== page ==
Michel Talagrand awarded the 2024 Abel Prize

The Norwegian Academy of Science and Letters has decided to award the Abel Prize for 2024 to Michel Talagrand of the French National Center for Scientific Research (CNRS), Paris, France.

Michel Talagrand

Michel Talagrand receives the Abel Prize 2024 for his work in probability theory and stochastic processes. Photo: Peter Badge / Abel Prize 2024

Michel Talagrand receives the prize for his work in probability theory and stochastic processes. From the outset, the development of probability theory was motivated by problems that arose in the context of gambling or assessing risks. The common theme in Michel Talagrand’s groundbreaking discoveries is working with and understanding the random processes we see all around us. It has now become apparent that a thorough understanding of random phenomena is essential in today’s world. For example, random algorithms underpin our weather forecasting and large language models.

The modern world is a constant flow of random events, and understanding that randomness has impacts on everything from business logistics to condensed-matter physics. Much of Talagrand’s work involves understanding and utilising the “Gaussian distribution”, often better known as the “normal distribution” or – thanks to its shape – the “bell curve”. Our whole life is guided by the Gaussian distribution: the weight of babies at birth, the test results students get at school and the ages athletes retire at are all seemingly random events that neatly follow the Gaussian distribution.

Three specific areas

The Abel Prize is given for three specific areas of Talagrand’s work:

Suprema of stochastic processes – A stochastic process produces a sequence of random values, and the “supremum” is the largest value to be expected from a collection of those values. If the height of waves crashing on a beach is a stochastic process, it is useful to know what the largest wave to hit the beach next year is likely to be.

Concentration of measures – Counterintuitively, when a process depends on a range of different sources of randomness, instead of getting more complicated, it is possible for the different random factors to compensate for each other and produce more predictable results. Talagrand has given sharp quantitative estimates for this.

Spin glass – Leaving abstract probability theory behind, a “spin glass” is a special form of matter that atoms can arrange themselves in, much to the initial surprise of physicists. Talagrand used his knowledge of statistics and probability to prove limits on how spin glass matter can behave, and thereby completed the proof of Giorgio Parisi’s Nobel Prize winning work (2021).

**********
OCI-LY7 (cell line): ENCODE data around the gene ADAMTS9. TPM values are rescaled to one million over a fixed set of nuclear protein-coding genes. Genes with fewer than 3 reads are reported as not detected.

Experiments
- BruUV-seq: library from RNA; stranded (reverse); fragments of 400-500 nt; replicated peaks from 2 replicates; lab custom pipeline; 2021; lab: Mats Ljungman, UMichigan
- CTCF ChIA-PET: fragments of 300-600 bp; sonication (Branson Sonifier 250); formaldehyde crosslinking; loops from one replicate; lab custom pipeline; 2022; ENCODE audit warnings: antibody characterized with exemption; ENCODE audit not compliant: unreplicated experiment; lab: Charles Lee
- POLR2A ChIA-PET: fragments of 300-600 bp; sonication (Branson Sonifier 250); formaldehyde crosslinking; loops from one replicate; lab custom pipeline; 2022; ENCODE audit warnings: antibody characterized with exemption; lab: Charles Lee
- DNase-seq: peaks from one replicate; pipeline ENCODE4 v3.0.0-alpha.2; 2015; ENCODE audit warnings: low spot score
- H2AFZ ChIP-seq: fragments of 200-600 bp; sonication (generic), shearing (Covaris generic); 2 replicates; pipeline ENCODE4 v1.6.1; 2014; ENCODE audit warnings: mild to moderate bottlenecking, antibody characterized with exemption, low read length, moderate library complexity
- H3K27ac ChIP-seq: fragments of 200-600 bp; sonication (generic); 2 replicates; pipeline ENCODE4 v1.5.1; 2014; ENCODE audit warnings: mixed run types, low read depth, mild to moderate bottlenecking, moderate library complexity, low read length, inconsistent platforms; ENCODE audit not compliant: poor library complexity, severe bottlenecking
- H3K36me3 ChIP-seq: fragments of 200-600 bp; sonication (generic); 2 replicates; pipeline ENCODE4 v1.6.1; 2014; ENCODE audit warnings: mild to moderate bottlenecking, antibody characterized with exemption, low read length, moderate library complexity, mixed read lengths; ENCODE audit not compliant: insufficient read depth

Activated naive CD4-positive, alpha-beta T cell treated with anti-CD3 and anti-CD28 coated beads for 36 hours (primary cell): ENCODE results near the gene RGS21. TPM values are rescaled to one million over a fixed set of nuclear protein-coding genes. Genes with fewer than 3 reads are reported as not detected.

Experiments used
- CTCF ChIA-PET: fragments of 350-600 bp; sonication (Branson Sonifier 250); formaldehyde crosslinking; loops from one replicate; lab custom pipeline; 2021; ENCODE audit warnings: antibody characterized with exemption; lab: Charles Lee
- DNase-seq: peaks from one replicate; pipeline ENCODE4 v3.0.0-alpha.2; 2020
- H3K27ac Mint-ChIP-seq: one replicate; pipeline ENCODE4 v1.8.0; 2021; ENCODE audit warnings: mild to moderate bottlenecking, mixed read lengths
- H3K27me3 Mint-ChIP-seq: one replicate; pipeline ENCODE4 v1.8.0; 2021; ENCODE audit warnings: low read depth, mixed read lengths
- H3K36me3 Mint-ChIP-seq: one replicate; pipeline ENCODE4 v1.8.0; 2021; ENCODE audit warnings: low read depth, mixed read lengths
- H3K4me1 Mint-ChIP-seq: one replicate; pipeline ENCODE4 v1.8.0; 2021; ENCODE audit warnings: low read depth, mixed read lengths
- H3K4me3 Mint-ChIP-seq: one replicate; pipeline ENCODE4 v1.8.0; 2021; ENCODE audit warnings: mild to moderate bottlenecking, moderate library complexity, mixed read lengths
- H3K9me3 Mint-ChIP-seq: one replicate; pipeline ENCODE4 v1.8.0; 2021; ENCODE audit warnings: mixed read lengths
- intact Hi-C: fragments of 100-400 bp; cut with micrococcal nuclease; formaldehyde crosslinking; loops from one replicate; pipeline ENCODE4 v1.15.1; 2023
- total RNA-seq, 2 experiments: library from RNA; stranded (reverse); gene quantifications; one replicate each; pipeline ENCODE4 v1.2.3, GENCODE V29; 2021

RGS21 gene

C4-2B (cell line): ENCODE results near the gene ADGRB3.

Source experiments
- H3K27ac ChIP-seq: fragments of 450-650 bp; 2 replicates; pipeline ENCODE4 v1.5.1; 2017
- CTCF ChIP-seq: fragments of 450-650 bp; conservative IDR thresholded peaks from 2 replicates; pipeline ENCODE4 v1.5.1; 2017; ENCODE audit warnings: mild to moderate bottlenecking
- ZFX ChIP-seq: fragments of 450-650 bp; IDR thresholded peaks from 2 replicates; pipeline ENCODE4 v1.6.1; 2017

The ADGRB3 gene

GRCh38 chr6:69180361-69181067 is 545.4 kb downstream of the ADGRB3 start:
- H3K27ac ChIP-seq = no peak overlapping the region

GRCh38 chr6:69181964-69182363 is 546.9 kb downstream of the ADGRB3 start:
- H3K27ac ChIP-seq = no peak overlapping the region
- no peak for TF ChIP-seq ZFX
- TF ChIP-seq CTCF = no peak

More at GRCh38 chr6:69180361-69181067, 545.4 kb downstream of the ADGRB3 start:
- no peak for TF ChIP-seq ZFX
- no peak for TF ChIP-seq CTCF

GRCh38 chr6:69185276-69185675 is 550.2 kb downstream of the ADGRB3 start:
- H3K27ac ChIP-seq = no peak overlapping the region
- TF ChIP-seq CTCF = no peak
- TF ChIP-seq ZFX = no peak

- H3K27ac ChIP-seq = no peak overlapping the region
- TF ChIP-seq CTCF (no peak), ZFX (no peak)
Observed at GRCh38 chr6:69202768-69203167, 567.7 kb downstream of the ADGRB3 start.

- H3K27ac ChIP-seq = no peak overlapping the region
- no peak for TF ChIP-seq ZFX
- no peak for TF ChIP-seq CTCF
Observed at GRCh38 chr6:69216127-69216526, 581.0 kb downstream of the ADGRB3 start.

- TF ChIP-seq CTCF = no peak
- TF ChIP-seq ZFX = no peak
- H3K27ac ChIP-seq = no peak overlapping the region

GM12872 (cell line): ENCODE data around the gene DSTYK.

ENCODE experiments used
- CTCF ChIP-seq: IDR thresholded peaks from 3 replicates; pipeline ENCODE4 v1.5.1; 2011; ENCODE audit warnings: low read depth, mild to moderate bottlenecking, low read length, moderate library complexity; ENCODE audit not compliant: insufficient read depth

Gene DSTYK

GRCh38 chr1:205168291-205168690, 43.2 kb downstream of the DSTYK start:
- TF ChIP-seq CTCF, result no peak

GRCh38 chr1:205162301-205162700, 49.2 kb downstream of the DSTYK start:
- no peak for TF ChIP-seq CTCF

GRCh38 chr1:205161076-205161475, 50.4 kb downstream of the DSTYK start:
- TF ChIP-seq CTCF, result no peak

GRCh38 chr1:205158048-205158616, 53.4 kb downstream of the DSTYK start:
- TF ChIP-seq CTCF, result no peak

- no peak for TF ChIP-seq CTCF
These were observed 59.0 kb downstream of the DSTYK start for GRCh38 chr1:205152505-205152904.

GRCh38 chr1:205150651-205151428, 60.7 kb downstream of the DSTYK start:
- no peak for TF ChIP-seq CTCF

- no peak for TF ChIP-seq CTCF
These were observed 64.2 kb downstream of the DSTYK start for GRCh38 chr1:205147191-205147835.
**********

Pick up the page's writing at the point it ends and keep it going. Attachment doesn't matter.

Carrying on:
“Talagrand is an exceptional mathematician, and a formidable problem solver. He has made profound contributions to our understanding of random, and in particular, Gaussian, processes. His work has reshaped several areas of probability theory. Furthermore, his proof of the celebrated Parisi formula for free energy of spin glasses is an amazing accomplishment,” says Professor Helge Holden, chair of the Abel Prize Committee.

The Abel Prize is awarded by The Norwegian Academy of Science and Letters.

Read more at the website of the academy. 


Lise Øvreås is the new president of the DNVA

Professor Lise Øvreås has been elected new president of The Norwegian Academy of Science and Letters. She will be the third woman to hold this top position.

Lise Øvreås is the new president of the DNVA

Lise Øvreås is the new president of the DNVA. Photo: Eivind Senneset/UiB

Lise Øvreås is Professor of Geomicrobiology and Director of the Center for Sustainable Seas at the University of Bergen (UiB), and Professor II at UNIS. She has broad management experience and a strong national and international career.

– I greatly appreciate being elected president of the Academy, and I look forward to taking part in its further development, says Øvreås.

In her election speech, she mentioned sustainable change, scientific advice, and the promotion of free and independent research as some of her flagship issues for the Academy in the future.

Sustainability, the sea, and academia

Øvreås is educated at UiB and has, among other things, been vice dean for research at the Faculty of Mathematics and Natural Sciences. As director of Ocean Sustainability Bergen, scientific advice and the UN’s sustainability goals are two of her fields of experience.

She has been a member of the Academy of Sciences since 2013 and has previously been a board member and vice president. She represents Norway in the European Academy Science Advisory Council (EASAC) and is a member of the National Committee for the Year of Marine Research.

UiB Rector Margareth Hagen congratulates Lise Øvreås on an important position:

– The Academy of Sciences plays an important role in promoting science both in Norway and internationally, and Lise Øvreås, with her background in ocean and sustainability, is the right person to lead the academy further, says Hagen.

Third woman since 1857

Øvreås joins the leadership position in January 2022 and is elected for three years. She takes over from Hans-Petter Graver, UiO, who has been president since 2019. The president is also chairman of the board.

Øvreås is the third woman among 48 leaders in the Academy of Sciences since 1857. Her predecessors have been Professor Inger Moen (1998-2003) and Professor Kirsti Strøm Bull (2012-2015), both from the University of Oslo.

You can read this article, written by Åshild Nylund, in Norwegian here.